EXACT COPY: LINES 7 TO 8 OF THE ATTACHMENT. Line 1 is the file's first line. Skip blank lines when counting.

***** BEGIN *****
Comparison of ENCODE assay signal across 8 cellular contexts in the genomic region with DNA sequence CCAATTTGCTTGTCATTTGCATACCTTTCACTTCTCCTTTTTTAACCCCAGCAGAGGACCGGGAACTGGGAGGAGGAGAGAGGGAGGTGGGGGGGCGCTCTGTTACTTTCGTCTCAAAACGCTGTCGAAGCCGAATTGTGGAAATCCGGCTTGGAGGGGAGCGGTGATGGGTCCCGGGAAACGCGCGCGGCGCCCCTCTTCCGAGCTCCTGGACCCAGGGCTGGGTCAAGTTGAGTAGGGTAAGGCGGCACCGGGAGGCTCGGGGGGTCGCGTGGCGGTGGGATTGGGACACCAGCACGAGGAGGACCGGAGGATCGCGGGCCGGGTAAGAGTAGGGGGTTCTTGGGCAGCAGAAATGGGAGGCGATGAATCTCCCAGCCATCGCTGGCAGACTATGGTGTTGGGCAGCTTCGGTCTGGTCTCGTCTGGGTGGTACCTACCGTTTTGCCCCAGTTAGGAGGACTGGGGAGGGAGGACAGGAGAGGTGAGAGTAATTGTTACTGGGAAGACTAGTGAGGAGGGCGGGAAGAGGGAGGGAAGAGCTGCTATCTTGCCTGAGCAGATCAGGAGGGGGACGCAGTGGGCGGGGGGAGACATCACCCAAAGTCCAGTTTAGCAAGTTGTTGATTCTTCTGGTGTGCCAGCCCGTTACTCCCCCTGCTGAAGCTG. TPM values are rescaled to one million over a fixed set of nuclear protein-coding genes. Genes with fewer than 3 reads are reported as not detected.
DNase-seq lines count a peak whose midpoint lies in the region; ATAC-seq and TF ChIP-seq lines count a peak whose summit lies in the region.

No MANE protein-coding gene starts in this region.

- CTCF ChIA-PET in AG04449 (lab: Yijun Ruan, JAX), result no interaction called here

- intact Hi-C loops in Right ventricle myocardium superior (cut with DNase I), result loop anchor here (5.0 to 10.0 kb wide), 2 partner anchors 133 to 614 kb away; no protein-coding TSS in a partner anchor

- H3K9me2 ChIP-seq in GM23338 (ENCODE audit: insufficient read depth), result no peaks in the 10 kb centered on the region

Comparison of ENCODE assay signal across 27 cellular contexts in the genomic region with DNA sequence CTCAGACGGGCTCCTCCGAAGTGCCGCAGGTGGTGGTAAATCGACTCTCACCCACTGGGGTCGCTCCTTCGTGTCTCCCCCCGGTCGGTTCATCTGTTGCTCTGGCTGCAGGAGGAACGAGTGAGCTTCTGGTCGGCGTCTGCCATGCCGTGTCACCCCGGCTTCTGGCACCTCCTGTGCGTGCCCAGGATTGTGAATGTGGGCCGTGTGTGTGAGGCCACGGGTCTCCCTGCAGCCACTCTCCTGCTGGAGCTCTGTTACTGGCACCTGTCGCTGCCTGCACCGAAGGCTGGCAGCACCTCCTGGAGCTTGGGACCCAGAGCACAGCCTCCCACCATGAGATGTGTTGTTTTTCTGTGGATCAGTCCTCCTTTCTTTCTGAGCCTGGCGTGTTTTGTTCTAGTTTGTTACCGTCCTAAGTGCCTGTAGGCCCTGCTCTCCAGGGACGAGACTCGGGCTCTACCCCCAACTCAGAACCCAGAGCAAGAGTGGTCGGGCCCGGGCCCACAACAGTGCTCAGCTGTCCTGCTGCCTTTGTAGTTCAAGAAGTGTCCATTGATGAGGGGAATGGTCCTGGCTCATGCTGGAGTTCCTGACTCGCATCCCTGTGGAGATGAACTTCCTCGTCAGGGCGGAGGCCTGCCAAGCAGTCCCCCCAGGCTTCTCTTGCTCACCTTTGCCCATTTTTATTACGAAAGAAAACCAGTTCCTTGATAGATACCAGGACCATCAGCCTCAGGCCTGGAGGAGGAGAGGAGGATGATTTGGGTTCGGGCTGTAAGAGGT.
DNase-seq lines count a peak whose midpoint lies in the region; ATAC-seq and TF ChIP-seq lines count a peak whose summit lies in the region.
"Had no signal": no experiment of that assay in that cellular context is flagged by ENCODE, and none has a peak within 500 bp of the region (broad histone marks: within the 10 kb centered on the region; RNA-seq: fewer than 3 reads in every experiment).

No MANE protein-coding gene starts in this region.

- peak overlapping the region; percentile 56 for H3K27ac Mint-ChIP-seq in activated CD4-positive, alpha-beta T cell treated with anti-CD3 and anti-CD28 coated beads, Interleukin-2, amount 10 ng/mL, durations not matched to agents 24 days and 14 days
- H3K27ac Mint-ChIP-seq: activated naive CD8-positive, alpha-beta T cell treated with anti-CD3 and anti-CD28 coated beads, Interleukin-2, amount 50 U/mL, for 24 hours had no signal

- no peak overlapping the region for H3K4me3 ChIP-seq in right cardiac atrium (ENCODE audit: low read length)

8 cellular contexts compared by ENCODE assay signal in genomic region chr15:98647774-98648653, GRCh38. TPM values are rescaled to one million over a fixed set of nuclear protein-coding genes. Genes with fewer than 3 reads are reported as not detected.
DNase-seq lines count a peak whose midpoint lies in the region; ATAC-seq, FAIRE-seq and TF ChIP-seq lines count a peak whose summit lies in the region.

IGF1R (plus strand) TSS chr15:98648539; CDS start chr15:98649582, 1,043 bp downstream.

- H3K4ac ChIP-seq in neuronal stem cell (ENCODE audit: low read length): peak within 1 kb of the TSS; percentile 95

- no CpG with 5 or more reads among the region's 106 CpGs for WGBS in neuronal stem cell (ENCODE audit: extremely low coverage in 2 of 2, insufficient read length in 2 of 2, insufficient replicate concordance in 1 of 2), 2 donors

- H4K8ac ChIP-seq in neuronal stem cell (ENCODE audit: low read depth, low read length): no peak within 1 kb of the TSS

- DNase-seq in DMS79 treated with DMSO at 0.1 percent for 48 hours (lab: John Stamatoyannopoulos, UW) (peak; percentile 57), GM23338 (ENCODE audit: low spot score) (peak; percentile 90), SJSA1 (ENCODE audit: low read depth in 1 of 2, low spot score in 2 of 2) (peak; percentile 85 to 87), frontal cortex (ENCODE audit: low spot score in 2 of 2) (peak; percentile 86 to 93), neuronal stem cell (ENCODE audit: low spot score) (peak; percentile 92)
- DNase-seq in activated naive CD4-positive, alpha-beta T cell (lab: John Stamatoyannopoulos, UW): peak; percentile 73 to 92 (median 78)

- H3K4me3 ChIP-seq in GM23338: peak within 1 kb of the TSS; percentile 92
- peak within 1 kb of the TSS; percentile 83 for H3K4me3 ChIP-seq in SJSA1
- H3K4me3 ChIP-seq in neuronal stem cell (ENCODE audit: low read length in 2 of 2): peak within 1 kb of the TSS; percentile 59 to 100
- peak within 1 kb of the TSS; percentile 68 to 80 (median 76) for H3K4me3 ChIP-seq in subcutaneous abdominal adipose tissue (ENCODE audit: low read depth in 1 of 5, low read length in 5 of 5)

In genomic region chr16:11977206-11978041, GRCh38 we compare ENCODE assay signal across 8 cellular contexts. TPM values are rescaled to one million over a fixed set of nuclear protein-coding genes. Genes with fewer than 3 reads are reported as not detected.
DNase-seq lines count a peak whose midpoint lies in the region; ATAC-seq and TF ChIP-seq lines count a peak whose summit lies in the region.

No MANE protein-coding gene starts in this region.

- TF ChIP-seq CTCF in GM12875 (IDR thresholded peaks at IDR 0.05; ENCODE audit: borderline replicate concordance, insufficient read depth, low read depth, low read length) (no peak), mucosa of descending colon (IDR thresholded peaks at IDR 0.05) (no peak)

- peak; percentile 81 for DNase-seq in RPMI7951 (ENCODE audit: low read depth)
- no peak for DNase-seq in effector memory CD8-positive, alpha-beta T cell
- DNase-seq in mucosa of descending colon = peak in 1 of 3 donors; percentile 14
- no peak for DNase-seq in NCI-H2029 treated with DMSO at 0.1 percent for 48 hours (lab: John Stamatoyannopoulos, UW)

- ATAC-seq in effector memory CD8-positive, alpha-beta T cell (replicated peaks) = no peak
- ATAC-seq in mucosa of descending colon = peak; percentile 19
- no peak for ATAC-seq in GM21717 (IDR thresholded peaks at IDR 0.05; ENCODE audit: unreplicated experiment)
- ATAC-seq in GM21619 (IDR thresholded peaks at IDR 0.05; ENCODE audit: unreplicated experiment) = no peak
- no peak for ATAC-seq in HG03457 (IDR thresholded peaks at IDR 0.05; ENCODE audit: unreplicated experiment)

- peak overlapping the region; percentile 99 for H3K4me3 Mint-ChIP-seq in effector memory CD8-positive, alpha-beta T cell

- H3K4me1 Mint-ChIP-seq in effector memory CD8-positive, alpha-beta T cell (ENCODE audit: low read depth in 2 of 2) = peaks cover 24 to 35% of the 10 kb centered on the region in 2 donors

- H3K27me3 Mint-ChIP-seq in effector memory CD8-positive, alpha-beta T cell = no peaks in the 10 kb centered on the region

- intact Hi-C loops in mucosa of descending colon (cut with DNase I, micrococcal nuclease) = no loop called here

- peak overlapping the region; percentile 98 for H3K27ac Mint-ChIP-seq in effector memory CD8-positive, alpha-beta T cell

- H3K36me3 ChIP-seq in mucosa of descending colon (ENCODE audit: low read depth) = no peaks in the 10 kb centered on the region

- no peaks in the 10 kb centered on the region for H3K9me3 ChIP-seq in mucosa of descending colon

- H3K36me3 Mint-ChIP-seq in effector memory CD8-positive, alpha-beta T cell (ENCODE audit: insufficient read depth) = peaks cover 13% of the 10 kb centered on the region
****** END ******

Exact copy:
Comparison of ENCODE assay signal across 27 cellular contexts in the genomic region with DNA sequence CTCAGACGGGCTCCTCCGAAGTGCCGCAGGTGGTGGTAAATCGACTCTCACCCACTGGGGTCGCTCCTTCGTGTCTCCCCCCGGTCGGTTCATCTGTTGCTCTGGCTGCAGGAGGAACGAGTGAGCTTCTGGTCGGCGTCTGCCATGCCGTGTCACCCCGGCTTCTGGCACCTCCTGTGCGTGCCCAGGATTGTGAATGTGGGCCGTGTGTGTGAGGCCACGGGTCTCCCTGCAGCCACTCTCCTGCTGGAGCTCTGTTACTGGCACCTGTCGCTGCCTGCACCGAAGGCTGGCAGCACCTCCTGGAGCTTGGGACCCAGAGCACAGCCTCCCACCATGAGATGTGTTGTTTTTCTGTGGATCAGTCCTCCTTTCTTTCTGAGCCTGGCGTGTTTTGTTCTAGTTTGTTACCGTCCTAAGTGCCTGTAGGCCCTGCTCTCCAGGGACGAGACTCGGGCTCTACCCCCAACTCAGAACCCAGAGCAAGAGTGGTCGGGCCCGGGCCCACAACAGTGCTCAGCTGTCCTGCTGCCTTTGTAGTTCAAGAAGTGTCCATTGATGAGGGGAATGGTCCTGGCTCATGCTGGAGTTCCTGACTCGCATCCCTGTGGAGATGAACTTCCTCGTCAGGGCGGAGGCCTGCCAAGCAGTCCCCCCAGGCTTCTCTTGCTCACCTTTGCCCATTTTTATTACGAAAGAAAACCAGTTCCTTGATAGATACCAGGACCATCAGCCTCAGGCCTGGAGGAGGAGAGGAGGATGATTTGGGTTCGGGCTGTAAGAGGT.
DNase-seq lines count a peak whose midpoint lies in the region; ATAC-seq and TF ChIP-seq lines count a peak whose summit lies in the region.